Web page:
Roundup: SGI, Level 3, Gartner

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Here’s a roundup of some of some of this week’s headlines from the data center and hosting industry:

SGI unveils Origin 400 Blade System.  SGI announced the availability of Origin 400, an integrated workgroup blade system that features compute and storage area network (SAN) storage functionality. Targeting enterprise verticals such as healthcare, education and local government, the new blade system has extensive software certifications, including VMware, Linux, SAP, Microsoft Windows, Microsoft Exchange and Microsoft SQL Server.  In a 6u enclosure the Origin 400 can scale to six dual-socket compute blades and 14 2.5″ SAS hard drives.  It also supports the new Intel Xeon processor 5600 series with up to 72 cores per system.  “SGI’s new Origin 400 offering will not only help SGI expand further into the business computing market, but will be vital for resellers that serve small- to medium-sized enterprise markets,” said Jed Scaramella, senior research analyst, servers at IDC.

Level 3 Expansion of Switched Ethernet footprint. Level 3 (LVLT) announced delivery of a significant phase within its Ethernet Expansion Program.  Level 3 will expand the number of Ethernet switches on its U.S. network by almost 400 percent. “This expanded architecture enables Level 3 to address a significantly broader set of enterprise and wholesale customer requirements for Ethernet services, said Sureel Choksi, chief marketing officer for Level 3. Level 3 will also make additional feature enhancements that will expand the company’s already comprehensive Metro Ethernet Forum (MEF)-certified Carrier Ethernet services portfolio.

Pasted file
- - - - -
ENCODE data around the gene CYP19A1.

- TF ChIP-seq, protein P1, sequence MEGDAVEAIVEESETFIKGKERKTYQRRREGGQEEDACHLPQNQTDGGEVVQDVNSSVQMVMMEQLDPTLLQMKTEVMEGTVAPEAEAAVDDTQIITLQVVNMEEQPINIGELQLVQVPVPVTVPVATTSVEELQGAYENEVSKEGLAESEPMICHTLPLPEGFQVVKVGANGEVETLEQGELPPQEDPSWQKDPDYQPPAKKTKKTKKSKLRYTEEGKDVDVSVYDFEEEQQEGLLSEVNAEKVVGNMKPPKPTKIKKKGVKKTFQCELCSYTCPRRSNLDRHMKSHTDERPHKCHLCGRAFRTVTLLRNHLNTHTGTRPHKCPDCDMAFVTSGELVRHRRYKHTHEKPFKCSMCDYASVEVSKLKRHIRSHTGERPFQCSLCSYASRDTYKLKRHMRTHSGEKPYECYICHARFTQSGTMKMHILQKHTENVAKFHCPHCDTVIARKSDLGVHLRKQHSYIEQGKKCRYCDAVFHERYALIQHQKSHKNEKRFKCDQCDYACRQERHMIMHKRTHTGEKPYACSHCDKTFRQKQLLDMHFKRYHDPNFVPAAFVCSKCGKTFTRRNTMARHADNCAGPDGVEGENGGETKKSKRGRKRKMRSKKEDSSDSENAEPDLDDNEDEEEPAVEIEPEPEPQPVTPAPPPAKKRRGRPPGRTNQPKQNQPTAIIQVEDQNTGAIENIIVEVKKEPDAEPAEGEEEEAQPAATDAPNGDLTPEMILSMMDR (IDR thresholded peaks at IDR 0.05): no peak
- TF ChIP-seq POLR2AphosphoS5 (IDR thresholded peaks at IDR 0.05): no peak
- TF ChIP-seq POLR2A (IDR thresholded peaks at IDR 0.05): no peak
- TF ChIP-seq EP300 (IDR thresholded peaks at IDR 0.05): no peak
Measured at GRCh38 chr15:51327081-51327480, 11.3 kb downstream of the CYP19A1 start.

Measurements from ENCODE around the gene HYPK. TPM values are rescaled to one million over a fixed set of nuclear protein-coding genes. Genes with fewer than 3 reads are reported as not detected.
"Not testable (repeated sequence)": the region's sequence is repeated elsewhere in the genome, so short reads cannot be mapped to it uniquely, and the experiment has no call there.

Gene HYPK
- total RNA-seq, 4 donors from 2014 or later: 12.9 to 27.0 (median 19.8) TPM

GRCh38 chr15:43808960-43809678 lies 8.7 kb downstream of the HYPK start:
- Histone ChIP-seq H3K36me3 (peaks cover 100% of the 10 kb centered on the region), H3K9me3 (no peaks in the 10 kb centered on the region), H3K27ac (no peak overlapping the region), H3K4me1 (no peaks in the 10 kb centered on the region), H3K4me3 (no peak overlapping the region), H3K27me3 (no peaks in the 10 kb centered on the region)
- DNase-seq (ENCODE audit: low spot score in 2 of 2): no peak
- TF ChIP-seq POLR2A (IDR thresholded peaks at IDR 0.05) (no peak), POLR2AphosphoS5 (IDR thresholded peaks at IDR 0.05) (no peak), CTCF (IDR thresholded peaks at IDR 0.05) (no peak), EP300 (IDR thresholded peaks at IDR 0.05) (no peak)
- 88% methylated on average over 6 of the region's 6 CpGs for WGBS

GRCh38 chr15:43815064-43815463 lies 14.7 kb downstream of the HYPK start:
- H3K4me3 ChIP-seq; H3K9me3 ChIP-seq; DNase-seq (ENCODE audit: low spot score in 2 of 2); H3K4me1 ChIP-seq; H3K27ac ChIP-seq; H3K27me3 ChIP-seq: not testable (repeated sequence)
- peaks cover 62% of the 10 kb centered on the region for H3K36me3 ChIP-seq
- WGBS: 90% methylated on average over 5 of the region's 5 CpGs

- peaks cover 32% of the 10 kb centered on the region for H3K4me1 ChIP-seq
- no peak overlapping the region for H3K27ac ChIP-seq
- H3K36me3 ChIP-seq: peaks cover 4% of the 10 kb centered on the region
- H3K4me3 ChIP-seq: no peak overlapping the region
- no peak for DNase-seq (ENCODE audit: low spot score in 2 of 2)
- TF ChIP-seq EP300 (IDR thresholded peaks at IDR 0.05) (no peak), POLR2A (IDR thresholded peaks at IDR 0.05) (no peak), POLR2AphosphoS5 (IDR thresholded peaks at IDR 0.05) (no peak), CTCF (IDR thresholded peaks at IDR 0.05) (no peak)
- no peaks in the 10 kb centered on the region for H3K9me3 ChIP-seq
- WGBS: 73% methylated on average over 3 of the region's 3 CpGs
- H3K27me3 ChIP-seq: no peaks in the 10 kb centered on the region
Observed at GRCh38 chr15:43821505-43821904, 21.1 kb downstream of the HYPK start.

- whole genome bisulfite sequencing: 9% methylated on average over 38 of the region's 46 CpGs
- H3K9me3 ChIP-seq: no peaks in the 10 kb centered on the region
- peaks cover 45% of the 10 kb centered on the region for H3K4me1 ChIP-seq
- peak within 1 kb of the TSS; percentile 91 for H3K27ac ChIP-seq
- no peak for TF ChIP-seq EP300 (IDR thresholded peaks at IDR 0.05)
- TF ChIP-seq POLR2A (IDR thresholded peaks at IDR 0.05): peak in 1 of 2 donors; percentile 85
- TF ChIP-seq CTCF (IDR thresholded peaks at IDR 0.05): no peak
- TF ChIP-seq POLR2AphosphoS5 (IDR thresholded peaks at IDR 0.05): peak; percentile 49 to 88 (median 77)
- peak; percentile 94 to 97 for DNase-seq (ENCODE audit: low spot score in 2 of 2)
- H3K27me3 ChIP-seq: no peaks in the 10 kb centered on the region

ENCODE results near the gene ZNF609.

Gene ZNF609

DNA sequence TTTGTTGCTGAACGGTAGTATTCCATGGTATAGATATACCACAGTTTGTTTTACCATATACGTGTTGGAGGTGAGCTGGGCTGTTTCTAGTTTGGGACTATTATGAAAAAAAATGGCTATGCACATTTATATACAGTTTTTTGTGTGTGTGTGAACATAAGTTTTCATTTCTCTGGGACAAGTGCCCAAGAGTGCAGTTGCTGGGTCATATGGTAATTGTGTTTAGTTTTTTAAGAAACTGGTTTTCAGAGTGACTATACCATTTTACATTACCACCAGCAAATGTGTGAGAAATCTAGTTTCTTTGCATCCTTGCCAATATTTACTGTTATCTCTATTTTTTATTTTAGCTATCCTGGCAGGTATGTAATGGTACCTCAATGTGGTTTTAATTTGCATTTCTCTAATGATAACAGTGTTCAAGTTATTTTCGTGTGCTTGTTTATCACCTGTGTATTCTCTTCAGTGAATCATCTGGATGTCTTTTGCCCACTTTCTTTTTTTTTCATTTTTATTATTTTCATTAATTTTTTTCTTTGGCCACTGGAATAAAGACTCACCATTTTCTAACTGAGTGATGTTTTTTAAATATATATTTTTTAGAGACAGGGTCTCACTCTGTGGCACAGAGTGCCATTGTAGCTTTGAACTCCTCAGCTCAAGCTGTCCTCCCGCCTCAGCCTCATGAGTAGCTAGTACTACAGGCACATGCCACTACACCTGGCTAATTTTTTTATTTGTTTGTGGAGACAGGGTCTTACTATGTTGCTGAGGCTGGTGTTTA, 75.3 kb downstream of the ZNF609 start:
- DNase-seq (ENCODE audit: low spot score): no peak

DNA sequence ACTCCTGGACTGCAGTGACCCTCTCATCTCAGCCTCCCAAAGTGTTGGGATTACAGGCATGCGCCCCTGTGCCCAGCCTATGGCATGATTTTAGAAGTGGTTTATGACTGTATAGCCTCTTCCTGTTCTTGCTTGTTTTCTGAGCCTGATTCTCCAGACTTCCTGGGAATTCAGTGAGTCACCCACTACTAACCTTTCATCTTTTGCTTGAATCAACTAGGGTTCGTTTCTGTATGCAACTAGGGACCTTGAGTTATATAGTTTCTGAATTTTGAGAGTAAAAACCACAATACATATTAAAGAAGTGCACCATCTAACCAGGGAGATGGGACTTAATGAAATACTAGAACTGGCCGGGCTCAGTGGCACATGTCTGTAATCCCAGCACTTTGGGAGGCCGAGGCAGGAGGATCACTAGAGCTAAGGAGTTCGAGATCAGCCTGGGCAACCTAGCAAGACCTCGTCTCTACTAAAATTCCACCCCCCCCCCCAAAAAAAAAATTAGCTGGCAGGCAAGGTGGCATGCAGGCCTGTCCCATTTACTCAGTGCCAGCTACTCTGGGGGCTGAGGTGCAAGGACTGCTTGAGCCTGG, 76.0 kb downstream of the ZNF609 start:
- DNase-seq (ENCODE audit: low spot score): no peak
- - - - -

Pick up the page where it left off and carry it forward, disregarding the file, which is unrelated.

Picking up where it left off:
Gartner’s Take on Data Center Networks.  Gartner issued a press release Tuesday advising users to not assume that a single converged data center network is more efficient than two well-designed separate networks. Their research shows that a converged network requires more switches and ports, is more complex to manage and consumes more power and cooling than two well-designed separate networks. Joe Skorupa, research vice president at Gartner states “alternatively described as Fibre Channel over Ethernet (FCoE), Data Center Ethernet (DCE), or more precisely, Data Center Bridging (DCB), this latest set of developments hopes to succeed where InfiniBand failed in its bid to unify computing, networking and storage networks.”  He continues the argument by saying that “while the promise that a unified fabric will require fewer switches and ports, resulting in a simpler network that consumes less power and cooling, may go unfulfilled, that doesn’t mean that enterprises should forgo the benefits of a unified network technology.”  Additional information on this research is available in the report “Myth: A Single FCoE Data Center Network = Fewer Ports, Less Complexity and Lower Costs.”

About the Author

John Rath is a veteran IT professional and regular contributor at Data Center Knowledge. He has served many roles in the data center, including support, system administration, web development and facility management.

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